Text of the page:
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Environmental chemistry a passion for graduate student award winner

GRADUATE STUDENT AWARD WINNERS: PhD students Bu Lam (right) and Catherine Febria (left) are congratulated by Prof. John Coleman, Vice-Principal (Research & Graduate Studies). Photo by Edward Eng.

by Stephanie Leung

Curiosity is what drives him, says a PhD student in chemistry who is one of the winners of a graduate student research award at U of T Scarborough.

Bu Lam is one of two recipients of the 2007 award, along with PhD student Catherine Febria. (Click here for a profile of Catherine Febria.) The awards are decided by a selection committee composed of faculty representatives from the departments, graduate students, and the Vice-Principal (Research & Graduate Studies.)

Lam says he is fascinated by environmental chemistry, and he believes that a sense of wonder is vital to a career in science. “People must have a curious mind to be in this field,” he says. “That’s certainly what motivates me.”

Lam’s research focuses on the structures and interactions of dissolved organic matter (DOM), such as that found in lakes, rivers and soils, in the environment.

The best part of his research is the fact that it can be applied to the environment, he says. “Chemistry is often about theories and concepts related to molecules and atoms,” he explains. “But with environmental chemistry, you can take the science and apply it to the real world -- to something that is tangible, that you can see happening in our environment. Being able to apply this knowledge to things we can see and touch really fascinates me.”

Lam earned his honours BSc in Biochemistry at Bishop’s University in Sherbrooke, Quebec, and is currently in the final year of his PhD. He describes his research as challenging and varied. “Because we’re dealing with environmental samples, there’s not just one pure compound in our samples. I think that’s the hardest part. We’re not studying one component -- we’re studying thousands of compounds all mashed together.”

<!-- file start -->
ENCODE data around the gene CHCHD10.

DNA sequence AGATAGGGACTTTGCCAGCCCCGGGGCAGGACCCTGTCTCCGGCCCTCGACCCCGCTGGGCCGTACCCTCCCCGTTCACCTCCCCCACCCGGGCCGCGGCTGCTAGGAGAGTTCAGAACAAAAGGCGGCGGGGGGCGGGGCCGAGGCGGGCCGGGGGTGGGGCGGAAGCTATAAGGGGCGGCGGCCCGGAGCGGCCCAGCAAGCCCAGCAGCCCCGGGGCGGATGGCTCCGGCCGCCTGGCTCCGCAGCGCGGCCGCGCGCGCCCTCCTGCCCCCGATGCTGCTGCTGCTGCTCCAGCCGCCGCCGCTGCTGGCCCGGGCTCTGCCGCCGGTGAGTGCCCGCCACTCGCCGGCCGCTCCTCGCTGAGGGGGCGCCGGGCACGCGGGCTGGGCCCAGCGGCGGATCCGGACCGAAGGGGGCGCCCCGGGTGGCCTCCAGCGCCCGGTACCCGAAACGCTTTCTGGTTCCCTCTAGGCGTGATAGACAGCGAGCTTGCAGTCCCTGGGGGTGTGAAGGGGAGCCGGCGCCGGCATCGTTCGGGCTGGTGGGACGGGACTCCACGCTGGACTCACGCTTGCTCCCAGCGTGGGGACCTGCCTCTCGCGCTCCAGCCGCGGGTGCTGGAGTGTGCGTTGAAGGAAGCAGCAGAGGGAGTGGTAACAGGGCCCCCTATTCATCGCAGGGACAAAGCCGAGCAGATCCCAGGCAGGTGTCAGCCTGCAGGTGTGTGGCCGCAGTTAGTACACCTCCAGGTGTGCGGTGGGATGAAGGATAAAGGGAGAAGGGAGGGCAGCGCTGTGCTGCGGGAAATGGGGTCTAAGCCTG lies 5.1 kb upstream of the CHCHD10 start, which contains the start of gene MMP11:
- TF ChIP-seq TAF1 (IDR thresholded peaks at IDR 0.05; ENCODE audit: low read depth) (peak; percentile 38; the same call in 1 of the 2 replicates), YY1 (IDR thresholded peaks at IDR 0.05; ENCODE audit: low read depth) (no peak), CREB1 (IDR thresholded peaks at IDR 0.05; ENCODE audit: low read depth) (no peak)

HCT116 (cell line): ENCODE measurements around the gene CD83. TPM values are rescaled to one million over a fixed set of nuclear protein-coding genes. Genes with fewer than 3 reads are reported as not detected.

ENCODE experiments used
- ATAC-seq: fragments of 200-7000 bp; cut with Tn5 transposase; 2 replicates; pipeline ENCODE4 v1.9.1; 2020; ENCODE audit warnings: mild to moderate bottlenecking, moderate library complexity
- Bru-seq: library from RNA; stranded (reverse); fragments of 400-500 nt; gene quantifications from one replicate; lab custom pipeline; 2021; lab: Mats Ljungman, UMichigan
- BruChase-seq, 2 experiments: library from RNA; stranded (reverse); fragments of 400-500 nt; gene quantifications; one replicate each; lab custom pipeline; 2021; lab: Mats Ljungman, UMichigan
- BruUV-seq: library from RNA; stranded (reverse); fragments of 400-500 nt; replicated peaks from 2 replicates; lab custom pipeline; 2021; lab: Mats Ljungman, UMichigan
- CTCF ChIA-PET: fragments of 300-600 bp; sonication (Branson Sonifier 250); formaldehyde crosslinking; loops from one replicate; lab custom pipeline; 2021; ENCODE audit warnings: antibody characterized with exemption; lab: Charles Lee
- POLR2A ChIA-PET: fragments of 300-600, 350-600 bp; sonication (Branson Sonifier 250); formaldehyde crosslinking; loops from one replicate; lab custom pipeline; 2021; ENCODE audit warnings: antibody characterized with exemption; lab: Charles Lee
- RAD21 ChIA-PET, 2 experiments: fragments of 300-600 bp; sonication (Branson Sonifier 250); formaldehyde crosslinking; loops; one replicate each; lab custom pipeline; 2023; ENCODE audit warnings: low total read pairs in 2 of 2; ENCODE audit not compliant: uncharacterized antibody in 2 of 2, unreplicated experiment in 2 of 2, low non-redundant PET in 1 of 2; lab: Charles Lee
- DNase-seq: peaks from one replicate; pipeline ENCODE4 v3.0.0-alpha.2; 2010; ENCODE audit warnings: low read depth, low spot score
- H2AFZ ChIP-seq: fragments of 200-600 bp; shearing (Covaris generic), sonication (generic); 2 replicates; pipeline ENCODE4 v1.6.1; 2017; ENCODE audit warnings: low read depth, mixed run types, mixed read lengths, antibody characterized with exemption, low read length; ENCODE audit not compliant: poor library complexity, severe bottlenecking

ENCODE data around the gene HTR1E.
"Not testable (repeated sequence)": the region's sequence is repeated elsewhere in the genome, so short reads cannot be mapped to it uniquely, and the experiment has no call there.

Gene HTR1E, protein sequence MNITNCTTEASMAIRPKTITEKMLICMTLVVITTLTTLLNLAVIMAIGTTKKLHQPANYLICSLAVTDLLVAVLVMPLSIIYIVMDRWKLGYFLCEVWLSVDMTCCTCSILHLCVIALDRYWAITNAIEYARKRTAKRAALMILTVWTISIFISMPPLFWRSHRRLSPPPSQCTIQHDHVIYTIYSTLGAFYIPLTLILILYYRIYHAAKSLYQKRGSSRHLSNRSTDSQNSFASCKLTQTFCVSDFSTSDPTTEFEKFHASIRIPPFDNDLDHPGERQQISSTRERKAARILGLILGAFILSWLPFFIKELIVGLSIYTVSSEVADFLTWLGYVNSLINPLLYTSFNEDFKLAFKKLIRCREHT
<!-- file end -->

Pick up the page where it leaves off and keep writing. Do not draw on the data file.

Dedication is also crucial to the challenges of research, he adds. Lam spends eight or more hours in the lab each weekday, and he says he is willing to put in the time because he enjoys his research.

This award is not the first for Lam. He also received and maintained an undergraduate scholarship over four years at Bishop’s, as well as receiving an Ontario Graduate Scholarship award for his ongoing research this year.

The graduate research award at U of T Scarborough recognizes students who not only excel academically, but who also demonstrate a well-rounded perspective and an interest in extracurricular activities. The award is based on several criteria: grades, interactions with staff and students at U of T Scarborough, involvement in extracurricular activities outside the campus, and overall enthusiasm towards their specific area of research.

To win a research award, graduate students are nominated by a faculty member. The selection committee normally selects one PhD student and one Master’s student for the awards. However, this year’s committee chose to recognize two outstanding PhD students.

Lam said he was delighted to learn he had received one of this year’s two awards. “The award has provided some affirmation that I’m conducting good research, so it has instilled in me an increased level of confidence.”

Prof. André Simpson, Lam’s supervisor, said the special qualities that Lam displays prompted him to submit a nomination. “What makes Bu stand out from the other students is that he is so enthusiastic about research,” said Simpson. “He also demonstrates a balance of interests both inside and outside the campus community.”

One of Lam’s recent accomplishments is a recent paper on the major structural components of freshwater dissolved organic matter in the environment. The piece was submitted to the journal, Environmental Science and Technology, and was forwarded for an award because of its outstanding quality, said Simpson.

When not conducting research in the chemistry lab, Lam keeps busy with various other activities. He serves on the executive of Scarborough’s Graduate Students’ Association (GSAS), plays in various intramural volleyball leagues downtown, and enjoys outdoor activities. Asked to describe himself, he uses the adjectives “hard-working, sociable and fun.”

Simpson said he thinks Lam has a bright future. “The award definitely increases his chances to get a top job. I have confidence that he will do very well.”

Although Lam is not sure of his specific plan once he graduates next year, he said he definitely wants to pursue something in the chemistry or science area. “Research is fascinating, and I love anything that challenges me.”

Stephanie Leung is a journalism student in the joint program offered by U of T Scarborough and Centennial College.

© University of Toronto Scarborough